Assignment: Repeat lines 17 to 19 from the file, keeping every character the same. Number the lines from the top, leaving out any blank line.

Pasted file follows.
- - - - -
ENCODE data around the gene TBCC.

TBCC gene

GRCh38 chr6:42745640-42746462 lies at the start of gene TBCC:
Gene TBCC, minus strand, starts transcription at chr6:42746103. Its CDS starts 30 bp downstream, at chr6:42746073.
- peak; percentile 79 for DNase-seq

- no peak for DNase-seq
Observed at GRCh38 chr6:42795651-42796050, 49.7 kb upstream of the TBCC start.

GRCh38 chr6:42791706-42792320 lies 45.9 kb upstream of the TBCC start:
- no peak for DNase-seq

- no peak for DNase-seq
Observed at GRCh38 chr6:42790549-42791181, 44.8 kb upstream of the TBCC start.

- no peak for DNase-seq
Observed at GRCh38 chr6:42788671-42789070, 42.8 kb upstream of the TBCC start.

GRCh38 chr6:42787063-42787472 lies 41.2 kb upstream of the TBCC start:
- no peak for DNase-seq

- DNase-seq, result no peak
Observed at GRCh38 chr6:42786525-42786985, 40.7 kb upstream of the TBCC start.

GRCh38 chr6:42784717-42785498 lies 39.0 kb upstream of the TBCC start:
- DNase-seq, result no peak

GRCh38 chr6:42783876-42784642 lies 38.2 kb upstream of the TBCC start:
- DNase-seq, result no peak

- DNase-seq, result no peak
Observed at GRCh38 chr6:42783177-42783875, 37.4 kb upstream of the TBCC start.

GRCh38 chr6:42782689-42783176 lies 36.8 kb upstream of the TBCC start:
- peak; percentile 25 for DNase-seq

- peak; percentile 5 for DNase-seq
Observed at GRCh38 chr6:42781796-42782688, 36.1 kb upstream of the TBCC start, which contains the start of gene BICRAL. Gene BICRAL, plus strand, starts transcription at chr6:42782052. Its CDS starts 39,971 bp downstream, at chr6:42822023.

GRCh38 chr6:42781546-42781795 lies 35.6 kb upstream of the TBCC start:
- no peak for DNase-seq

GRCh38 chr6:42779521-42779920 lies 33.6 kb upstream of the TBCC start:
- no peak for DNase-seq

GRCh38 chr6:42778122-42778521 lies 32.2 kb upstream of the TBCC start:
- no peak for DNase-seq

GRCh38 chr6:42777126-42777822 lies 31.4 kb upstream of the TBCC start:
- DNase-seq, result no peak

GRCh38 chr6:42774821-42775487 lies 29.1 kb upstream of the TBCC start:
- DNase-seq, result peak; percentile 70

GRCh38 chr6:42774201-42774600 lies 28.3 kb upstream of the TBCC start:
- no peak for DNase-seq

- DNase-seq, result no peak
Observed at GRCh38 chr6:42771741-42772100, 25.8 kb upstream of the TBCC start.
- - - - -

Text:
Observed at GRCh38 chr6:42786525-42786985, 40.7 kb upstream of the TBCC start.

GRCh38 chr6:42784717-42785498 lies 39.0 kb upstream of the TBCC start:
- DNase-seq, result no peak